A t Station 2 "Multimedia Books and Apps", visitors find Samantha Gorman & Danny Cannizzaro's PRY, Amaranth Borsuk, Kate Durbin, & Ian Hatcher's Abra, and Andreas Muller's "For All Seasons". Displayed on iPads, these works represent new forms of digital publication. While multimedia books can have close resemblances to websites, apps represent the first born-digital object with no corresponding print cognate. From this perspective, they constitute compelling objects of critical study, particularly as an environment for literary production. Station 3 "Immersive Environments" offers Christine Wilks and Andy Campbell's Inkubus, an interactive playable narrative that utilizes both 2 and 3D technologies for immersing readers in the work. Station 4 "Participatory Media" highlights Jay Bushman's tweeting of Mike Daisey's performance piece, The @gony @nd the Ecst@sy of Steve Jobs, and, so, represents a work of twitterature, the first featured at a MLA exhibit. At Station 5 "Augmented Reality", visitors will find Jacob Garbe's Closed Rooms, Soft Whispers, a work that brings together analog and digital into a haunting virtual experience. Station 6 "Physical Computing" hosts Josh Tanenbaum and Karen Tanenbaum's The Reading Glove. I experienced a version of this work at the International Digital Media and Arts Association conference in Vancouver, Canada in 2011, where, at the time, both artists were graduate students studying at Simon Fraser University. While the original offered a tabletop interface with which to interact with the objects, this portable version, created especially for the Pathfinders exhibit, utilizes a computer screen. Finally, Station 7 "Mixed Mediums" offers both Erik Loyer's Leap Motion experiment with physical gestures and digital narrative, "Breathing Room", and Jason Nelson's experiment with speech and text, Speech/Media_To_Text_Poetry_Translation.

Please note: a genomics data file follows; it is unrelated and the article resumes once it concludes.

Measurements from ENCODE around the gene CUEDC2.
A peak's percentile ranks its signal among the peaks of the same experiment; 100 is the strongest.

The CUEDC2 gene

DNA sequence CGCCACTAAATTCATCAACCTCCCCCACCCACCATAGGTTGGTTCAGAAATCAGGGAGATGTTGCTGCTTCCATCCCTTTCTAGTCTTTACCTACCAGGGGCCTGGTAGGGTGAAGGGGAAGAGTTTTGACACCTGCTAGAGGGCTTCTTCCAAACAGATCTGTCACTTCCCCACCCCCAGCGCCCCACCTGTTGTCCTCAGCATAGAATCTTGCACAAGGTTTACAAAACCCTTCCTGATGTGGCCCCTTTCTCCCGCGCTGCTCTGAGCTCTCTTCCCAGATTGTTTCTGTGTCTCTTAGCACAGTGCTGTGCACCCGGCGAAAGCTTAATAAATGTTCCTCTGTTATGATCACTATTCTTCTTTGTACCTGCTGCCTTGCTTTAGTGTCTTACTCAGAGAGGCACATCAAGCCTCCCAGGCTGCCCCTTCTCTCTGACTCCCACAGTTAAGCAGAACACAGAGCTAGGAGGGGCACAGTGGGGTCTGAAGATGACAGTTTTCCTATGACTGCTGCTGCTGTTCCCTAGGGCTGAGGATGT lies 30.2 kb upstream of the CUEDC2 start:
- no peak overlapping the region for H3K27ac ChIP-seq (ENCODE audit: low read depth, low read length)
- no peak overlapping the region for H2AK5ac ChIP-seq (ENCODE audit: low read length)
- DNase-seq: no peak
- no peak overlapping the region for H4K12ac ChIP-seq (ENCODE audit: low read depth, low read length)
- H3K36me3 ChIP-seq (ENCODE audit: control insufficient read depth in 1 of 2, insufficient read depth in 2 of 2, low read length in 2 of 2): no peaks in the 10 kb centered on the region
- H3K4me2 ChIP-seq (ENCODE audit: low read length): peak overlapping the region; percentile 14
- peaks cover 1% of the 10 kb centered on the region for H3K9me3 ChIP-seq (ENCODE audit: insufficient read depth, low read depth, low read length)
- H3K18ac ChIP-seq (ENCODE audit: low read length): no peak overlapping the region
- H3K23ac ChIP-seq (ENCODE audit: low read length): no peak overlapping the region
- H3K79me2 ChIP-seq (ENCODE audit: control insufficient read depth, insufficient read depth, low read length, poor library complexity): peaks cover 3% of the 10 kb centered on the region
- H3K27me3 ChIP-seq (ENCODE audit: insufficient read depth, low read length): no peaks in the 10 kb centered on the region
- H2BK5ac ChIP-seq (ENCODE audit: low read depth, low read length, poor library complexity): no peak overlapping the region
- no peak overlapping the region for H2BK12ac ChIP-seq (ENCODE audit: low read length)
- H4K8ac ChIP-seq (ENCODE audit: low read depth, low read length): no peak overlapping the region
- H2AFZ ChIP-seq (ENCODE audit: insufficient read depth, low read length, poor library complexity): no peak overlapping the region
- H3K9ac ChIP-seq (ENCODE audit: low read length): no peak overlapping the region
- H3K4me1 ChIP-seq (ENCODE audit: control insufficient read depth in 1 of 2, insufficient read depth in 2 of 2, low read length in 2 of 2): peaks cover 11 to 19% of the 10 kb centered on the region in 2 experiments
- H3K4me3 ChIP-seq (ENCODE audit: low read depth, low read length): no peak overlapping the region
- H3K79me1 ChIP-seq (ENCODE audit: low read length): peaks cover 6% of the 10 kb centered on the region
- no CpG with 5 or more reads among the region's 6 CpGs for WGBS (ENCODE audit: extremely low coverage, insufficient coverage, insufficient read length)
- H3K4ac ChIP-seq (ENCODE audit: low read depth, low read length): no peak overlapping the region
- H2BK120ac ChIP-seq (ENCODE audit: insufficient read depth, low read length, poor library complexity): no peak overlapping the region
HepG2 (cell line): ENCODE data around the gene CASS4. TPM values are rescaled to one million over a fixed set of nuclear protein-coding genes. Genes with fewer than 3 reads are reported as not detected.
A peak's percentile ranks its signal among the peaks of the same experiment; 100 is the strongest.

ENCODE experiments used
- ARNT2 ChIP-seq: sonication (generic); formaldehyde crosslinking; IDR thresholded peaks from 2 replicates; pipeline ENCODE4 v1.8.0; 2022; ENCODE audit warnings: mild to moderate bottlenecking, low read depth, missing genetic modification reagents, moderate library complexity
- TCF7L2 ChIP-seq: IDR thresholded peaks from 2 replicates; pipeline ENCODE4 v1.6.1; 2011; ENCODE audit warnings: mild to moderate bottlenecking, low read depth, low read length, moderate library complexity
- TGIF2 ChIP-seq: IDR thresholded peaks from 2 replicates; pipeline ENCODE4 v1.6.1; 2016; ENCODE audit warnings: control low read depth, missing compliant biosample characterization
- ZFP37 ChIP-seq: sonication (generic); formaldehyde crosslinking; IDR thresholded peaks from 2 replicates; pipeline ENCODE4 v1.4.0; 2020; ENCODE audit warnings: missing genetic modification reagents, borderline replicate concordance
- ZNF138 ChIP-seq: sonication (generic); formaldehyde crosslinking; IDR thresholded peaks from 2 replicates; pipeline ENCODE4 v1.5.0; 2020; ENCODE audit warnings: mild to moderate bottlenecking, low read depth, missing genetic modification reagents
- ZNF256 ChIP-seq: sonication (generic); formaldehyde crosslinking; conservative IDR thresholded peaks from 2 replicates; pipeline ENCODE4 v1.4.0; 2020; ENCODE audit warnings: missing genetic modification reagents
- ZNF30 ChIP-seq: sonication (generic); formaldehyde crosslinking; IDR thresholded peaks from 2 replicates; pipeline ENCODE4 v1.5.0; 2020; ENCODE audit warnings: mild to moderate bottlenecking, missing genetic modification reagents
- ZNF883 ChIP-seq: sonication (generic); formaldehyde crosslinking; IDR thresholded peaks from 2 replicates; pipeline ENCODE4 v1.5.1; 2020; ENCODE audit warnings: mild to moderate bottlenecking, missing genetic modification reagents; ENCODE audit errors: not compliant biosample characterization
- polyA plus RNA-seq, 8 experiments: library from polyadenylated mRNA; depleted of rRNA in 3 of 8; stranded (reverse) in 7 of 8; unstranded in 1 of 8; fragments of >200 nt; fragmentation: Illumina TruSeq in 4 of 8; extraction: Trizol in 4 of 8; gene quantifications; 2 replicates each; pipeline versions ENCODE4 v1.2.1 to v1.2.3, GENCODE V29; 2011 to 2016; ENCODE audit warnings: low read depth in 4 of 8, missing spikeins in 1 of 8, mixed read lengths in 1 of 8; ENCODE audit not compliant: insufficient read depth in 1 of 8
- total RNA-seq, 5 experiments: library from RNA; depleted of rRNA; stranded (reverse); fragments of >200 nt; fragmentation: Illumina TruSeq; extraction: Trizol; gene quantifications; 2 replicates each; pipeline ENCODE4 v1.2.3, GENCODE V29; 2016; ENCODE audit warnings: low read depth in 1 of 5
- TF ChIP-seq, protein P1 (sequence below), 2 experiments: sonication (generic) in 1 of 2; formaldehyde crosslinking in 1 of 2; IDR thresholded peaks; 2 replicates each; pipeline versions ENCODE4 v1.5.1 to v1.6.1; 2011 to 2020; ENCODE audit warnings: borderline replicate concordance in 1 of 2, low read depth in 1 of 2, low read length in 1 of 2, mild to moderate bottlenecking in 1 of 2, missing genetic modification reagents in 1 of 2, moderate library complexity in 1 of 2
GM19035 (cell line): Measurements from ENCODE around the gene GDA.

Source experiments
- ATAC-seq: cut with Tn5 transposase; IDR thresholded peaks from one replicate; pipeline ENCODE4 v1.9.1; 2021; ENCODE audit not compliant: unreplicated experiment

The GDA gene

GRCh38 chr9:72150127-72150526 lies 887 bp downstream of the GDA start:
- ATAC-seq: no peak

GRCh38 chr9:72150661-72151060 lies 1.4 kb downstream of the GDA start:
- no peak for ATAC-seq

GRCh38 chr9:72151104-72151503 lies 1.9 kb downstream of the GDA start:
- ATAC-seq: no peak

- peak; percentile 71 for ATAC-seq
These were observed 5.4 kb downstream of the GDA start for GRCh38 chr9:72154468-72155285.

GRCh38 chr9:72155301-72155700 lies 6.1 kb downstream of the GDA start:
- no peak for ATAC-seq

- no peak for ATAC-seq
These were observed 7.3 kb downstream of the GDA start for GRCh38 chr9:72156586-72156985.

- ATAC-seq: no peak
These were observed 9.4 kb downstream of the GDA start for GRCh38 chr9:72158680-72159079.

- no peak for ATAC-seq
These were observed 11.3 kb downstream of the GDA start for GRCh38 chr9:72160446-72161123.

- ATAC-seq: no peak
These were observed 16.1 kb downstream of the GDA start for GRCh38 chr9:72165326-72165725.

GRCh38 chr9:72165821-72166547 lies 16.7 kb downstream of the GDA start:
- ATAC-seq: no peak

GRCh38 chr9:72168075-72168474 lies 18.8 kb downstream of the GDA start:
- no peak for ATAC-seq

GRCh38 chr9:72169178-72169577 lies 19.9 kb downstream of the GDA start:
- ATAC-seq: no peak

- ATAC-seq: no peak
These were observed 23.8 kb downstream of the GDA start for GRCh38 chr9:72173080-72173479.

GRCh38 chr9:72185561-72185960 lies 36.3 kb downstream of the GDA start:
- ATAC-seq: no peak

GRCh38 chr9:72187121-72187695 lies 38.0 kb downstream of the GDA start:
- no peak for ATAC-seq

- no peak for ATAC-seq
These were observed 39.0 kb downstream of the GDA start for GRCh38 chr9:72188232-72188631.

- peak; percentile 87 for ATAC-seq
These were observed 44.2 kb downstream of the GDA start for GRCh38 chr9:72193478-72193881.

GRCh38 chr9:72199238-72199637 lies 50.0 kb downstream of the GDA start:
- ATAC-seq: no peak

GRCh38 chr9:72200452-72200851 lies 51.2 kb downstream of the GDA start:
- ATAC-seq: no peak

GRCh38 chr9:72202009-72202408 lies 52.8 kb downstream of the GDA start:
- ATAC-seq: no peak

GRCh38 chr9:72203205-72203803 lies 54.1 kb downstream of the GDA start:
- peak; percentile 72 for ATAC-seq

W hile critical work in the Humanities has traditionally occurred in the context of an essay aimed at a print publication, the critical work represented by the Pathfinders exhibit is centrally situated in the context of an activity. In this regard, it is both showing and telling about one's research. In so doing, it places a heavy emphasis on empirical, direct experience with objects as they combine with other objects in the exhibit space, with other human observers experiencing the objects, and with objects' and observers' relationship with the physical environment in which they are found; writing that generates from this activity serves as documentation of that primary intellectual activity and articulates, scriptually, the theoretical underpinnings and methodologies used to produce and execute the activity that is implicit in the act of curation. In essence, what Pathfinders seeks to demonstrate is an important concept in Digital Humanities -- that doing is not separate from thinking.
Stuart and I hope if you are planning to attend the MLA 2014 Convention in Chicago that you will visit our Pathfinders exhibit and experience, firsthand, our research into past and present experimental digital literature.